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1 Introduction and Background To appreciate the scope of the study it is worthwhile to consider briefly the particular history of the National Zoo, its budget, the range of its operations, and its main missions. The National Zoo was created by an Act of Congress in 1889 for "the advancement of science and recreation of the people" (NZP History, 2003). In 1890 the zoo became part of the Smithsonian Institution (NZP History, 2003). It is one of 16 museums in the Smithsonian complex, from which it receives the majority of its budget. In fiscal year 2003 the federal appropriation to the National Zoo was approximately $23 million out of a total base budget of $43.5 million (see Table 1-1), which also includes business income, grants, gifts, and support from Friends of the National Zoo (FONZ) (NZP Budgets, September 24, 2003). In addition, the National Zoo received $18.75 million for capital improvement from the Congress in 2003, and it is slated for continued capital support through 2006. Unlike most other zoos receiving substantial public funding, the National Zoo does not charge admission for its estimated two million annual visitors. Despite its quasi-government status, the National Zoo is a complex business operation, which depends on private as well as federal support for its operations. Direct Federal support through the Congress, plus its location in the nation's capital and accessibility to the many visitors of Washington, D.C., endow the National Zoo with a special aura and prominence. Some would argue that the National Zoo is the nation's zoo, and that its well-being should be a matter of national and not just local concern. The operating and capital improvement budgets for the National Zoo come from a combination of sources: the Smithsonian Institution, the Smithsonian Institution Trust, and FONZ. From 1999 to 2003, the budget for salaries and expenses increased approximately 17 percent (see Table 1-1); funds for capital improvements increased from $4.4 million to $18.75 million (see Table 1-2). In fiscal year 2004 it is anticipated that the personnel budget will decrease because National Zoo facilities staff are being transferred to the Smithsonian Office of Facilities Engineering and Operations (NZP Budgets, September 24, 2003). A 1992 accreditation report by the American Aquarium and Zoo Association (AZA, 1992) noted that the National Zoo had sufficient financial support at the time to maintain the zoo, but the zoo needed a plan to support program development and capital improvements. The National Zoo consists of two campuses. The original site, on 166 acres of Rock Creek Park in northwest Washington, D.C., is open to the public 364 days of the year and houses most of the present collection of approximately 420 species and over 2,500 animals. The second site is the Conservation and Research Center (CRC) on 3,200 acres in Front Royal, Virginia, approximately 65 miles from Washington; the latter is open to the public only on special "open" days, when the CRC showcases its science. The CRC serves as a refuge for vanishing wildlife and as a laboratory for propagating a few rare species and for conservation biology. It is also 9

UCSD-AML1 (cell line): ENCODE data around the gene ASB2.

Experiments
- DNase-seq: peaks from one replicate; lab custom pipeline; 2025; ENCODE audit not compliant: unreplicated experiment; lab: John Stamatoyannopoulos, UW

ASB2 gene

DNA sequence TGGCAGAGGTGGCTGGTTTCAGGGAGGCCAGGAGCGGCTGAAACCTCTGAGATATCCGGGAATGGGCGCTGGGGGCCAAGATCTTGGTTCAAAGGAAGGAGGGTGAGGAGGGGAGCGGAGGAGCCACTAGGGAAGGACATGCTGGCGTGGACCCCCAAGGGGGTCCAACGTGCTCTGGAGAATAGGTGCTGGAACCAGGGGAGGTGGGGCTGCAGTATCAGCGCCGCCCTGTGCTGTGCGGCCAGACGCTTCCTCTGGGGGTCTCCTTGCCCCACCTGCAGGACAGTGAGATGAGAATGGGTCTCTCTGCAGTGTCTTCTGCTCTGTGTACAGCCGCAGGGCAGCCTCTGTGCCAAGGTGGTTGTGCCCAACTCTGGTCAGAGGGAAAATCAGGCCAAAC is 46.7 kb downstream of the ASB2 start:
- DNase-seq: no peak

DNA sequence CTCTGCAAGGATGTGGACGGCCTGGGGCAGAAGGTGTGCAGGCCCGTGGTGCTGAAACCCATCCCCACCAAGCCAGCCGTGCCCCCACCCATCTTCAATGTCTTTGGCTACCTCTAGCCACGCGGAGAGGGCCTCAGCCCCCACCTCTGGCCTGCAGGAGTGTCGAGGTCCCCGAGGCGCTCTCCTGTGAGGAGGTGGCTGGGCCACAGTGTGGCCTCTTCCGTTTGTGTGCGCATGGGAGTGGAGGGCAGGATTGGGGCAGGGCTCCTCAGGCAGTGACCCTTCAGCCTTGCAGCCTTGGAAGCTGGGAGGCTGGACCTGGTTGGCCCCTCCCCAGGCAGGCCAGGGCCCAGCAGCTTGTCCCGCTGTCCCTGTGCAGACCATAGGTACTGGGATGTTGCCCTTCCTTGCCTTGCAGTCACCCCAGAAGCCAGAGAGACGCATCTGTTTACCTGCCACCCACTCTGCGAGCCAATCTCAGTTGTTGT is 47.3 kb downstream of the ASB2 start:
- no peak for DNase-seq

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10 ANIMAL CARE AND MANAGEMENT AT THE NATIONAL ZOO: INTERIM REPORT TABLE 1-1 National Zoological Park Operating Budget ($ millions) National Zoological Park Operating Budget 1999 2000 2001 2002 2003 2004 (est)a SI Federal Salaries and Expenses Facilities, staff and support 19.6 20.5 21.0 21.9 23.0 18.3 SI Trust Business income, gifts, grants 4.5 5.4 6.0 6.7 7.4 12.7 Subtotal 24.1 25.9 27.0 28.6 30.4 36.9 FONZ Support to NZP Programs 2.3 3.8 3.6 4.2 4.7 5.0 FONZ Operations 6.0 6.0 7.4 8.3 8.4 8.8 Total 32.4 35.7 38.0 41.1 43.5 50.7 aIn fiscal year 2004, facilities staff reprogrammed to Office of Facilities Engineering and Operations, including $5.9 million and 95 full- time equivalents. This is included in the fiscal year 2004 totals. SOURCE: NZP Budgets, September 24, 2003. TABLE 1-2 National Zoological Park Capital Budget from the Smithsonian Institution's Federal Appropriation ($ millions) National Zoological Park Capital Budget 1999 2000 2001 2002 2003 2004 (est.) Maintenance 3.60 5.20 2.80 4.20 3.95 3.94 Minor revitalization 0.80 3.50 0.40 Major revitalization 0.80 0.80 4.80 5.00 11.30 9.00 Construction (Children's Farm) 4.90 Total 4.40 6.00 12.50 10.00 18.75 13.34 SOURCE: NZP Budgets, September 24, 2003. a classroom for training wildlife biologists from the United States and abroad. These two campuses participate as partners in conducting the three major missions of first-class modern zoos: education, research, and conservation. The National Zoo, like all other zoos, must attract the public through its animal collection. As the American public has become more educated about wildlife, the destruction of habitat, and the accompanying threat to animal species over the last quarter century, it has also learned to be more sensitive to the treatment of animals in the wild and in captivity. Likewise, scrutiny of zoos by the media has become more intense. The public perception of zoos is therefore changing rapidly. No longer can a public zoo be viewed simply as a place of entertainment where exotic animals are viewed in cages. Modern expectation is that the wild animals of the collection be displayed in ecologically "natural" surroundings that are sensitive to their physical and psychological needs (Coe, 2003). The accreditation process for zoos, aquariums, and wildlife parks by the AZA reflects these changing expectations and sets standards for how a world-class zoo should operate. The National Zoo is one of 213 zoo and aquariums accredited by the AZA (AZA, 2003c). During its last AZA inspection, the National Zoo accreditation was extended for one year with a directive to address deficiencies within that timeframe. This accreditation is due to expire in March 2004. The CRC is one of sixteen certified related facilities (AZA, 2003c). The CRC was certified for five years during its last AZA inspection in March 2003. This CRC certification is due to expire in March 2008. PERSONNEL Day-to-day operations of the National Zoo involve employees and volunteers within the organization, professionals from other parts of the Smithsonian, advisory boards, and others outside the National Zoo, including contractors, who primarily work to maintain the National Zoo's animals and physical plant. The work of the National Zoo includes exhibition, education, research, and recreation. The National Zoo organizational structure (NZP, NZP Organizational Structure, November 20, 2003; see Figure 1-1) is characterized by a hierarchical distribution of management authority and responsibility. At the apex of the structure is the zoo